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Summary: Are plastic surgery patients getting younger, or is it just your imagination? There’s certainly a fair amount of anecdotal evidence that this is indeed the case, that plastic surgery patients are younger than they used to be. This seems to be impacting the types of procedures that are gaining popularity–and at the same time, is influenced by those same procedures.

Are Plastic Surgery Patients Getting Younger These Days?

The age of plastic surgery patients tends to vary considerably based on the procedure. But some plastic surgeons have been noticing a trend, noticing that maybe plastic surgery patients themselves a bit more youthful than they used to be. But are plastic surgery patients getting younger in reality or is it just a perception of some kind?

And are younger patients engaging in the same basic kind of plastic surgery as their older counterparts? That’s a good question, too, because you would figure that younger patients are going to have different needs and desires than older patients.

Whether this trend is borne out by the data will be difficult to see, as this data isn’t necessarily easy to come by. But there is certainly some circumstantial evidence. And it’s worth looking into the trend, even if it’s not a very powerful movement. Are plastic surgery patients getting younger? It’s definitely a possibility. And it’s a reality for many surgeons in their offices today. What’s driving that change? Let’s take a look at some of the possibilities.

How Much Younger is Younger?

Of course, the question quickly becomes, “how much younger is… younger?” That is, when we talk about plastic surgery patients getting younger, how young are they, really? Some surgeons report that, a decade ago, the average age of a patient was somewhere between 40-49, whereas these days most patients check in between the ages of 30-39.

There’s a fair amount of confidence that individuals between the ages of 30-39 are indeed more interested in plastic surgery these days. There are several reasons for this. Some of it is cultural–we live in a world that idolizes youth (with wild variation across the globe, of course). And so it’s not surprising that people want to have more control over the way they look.

But there’s something to be said about how social media is changing the way we see ourselves. If you think about, your photo is more widely shared than ever before. You see it more often, others see it more often. And so it’s not shocking that the preponderance of selfies and sharing of images on social media would have a direct impact on the popularity of plastic surgery. Of course, it’s more complicated than that–but you can start to see the broad outlines.

What Do Younger Patients Want?

The other part of what’s going on here, I think, is that plastic surgery these days offers surgeons a lot more control. And that finesse means modern plastic surgery procedures can create very subtle, natural-looking results.

It shouldn’t be shocking, then, that many of the most popular procedures among patients age 30-39 are not procedures designed to rejuvenate. Instead, the most popular procedures these days are designed to address a self-described “flaw” or other issue. In other words, whereas older patients might want a facelift, younger patients are more likely to want a rhinoplasty.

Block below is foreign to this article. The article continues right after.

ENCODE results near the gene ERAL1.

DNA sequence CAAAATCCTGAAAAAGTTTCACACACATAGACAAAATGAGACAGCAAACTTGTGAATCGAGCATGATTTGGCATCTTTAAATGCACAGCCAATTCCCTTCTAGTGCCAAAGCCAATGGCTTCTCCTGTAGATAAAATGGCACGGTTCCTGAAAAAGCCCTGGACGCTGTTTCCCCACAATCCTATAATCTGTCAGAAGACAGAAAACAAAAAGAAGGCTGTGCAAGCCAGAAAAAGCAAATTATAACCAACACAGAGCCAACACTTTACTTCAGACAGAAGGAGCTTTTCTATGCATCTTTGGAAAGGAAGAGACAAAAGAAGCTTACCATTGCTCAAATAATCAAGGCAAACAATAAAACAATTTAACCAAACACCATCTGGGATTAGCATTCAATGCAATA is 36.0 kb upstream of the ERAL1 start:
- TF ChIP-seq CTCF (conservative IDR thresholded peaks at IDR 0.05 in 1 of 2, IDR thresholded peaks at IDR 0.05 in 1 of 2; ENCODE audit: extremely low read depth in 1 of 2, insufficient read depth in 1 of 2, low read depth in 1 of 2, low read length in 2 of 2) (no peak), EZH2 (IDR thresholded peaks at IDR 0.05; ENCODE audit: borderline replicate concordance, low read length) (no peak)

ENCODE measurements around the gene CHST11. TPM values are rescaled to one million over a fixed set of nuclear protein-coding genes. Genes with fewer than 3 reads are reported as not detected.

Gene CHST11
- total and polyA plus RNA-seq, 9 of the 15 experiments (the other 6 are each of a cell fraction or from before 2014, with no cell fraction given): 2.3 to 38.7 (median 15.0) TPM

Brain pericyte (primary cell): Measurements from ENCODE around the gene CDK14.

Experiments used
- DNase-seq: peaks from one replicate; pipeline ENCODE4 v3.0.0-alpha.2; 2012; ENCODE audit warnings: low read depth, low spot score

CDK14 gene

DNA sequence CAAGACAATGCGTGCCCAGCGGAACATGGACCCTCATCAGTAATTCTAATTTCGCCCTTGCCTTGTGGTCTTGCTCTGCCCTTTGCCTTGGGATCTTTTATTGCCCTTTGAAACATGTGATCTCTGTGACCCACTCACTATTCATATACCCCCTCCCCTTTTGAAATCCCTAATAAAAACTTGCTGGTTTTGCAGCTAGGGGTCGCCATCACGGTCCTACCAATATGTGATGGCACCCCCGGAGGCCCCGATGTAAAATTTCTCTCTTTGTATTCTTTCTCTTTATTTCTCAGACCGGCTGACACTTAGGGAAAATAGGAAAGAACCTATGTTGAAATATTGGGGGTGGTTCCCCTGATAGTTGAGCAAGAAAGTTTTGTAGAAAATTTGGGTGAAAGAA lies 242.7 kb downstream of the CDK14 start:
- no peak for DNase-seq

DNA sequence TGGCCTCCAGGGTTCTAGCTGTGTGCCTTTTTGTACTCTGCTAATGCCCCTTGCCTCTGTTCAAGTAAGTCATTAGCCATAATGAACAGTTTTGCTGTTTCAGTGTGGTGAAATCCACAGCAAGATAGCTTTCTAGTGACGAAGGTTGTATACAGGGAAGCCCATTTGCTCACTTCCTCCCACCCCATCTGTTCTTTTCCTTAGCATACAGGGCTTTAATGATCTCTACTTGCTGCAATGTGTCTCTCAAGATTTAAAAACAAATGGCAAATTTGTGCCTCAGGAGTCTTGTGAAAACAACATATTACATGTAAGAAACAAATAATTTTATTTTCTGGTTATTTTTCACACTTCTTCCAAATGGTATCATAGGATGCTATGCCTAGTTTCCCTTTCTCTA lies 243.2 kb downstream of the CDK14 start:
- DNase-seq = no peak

That might help explain why younger patients are also more interested in procedures such as breast augmentation, tummy tuck, or liposuction. It’s interesting, because with social media being, well, everywhere, you’d expect facial procedures to skyrocket. But that hasn’t necessarily happened.

The Role Of Non Surgical Techniques

We also have to consider the role of non surgical techniques in this equation. Procedures such as Botox or dermal filler injections have become enormously popular. And there are plenty of patients who would call themselves Millennials.

These non surgical procedures are popular in large part because they produce subtle results (perfect for younger patients) and because they typically don’t take any time out of your day. You’re able to go in, get your injections, and return home all in the span of a typical lunch hour.

So, younger patients see that kind of timeline and figure they may as well use Botox for rejuvenation and surgery to make those substantial changes to the body they’ve been wanting for some time. You can easily see, then, how you might start to see a number of patients who are more interested in body contouring than facial rejuvenation.

Many Factors At Work

Ultimately, there are a whole host of factors at work that are helping to make plastic surgery more appealing to younger individuals. Whether this turns out to be a good thing in the long run or is more cause for concern remains to be seen. There are some legitimate concerns with younger groups wanting plastic surgery (no one who is thirty, for example, is really a good candidate for a facelift).

Are plastic surgery patients getting younger? That seems to be the reality. And it’s a reality we should discuss and be prepared for.


About the Author: Dan Voltz is a marketer who has been writing about plastic surgery for over four years. He’s constantly in communication with surgeons to ensure he’s getting the latest information. This article was written in conjunction with the offices of Dr. Michael Ogilvie, in Chicago.

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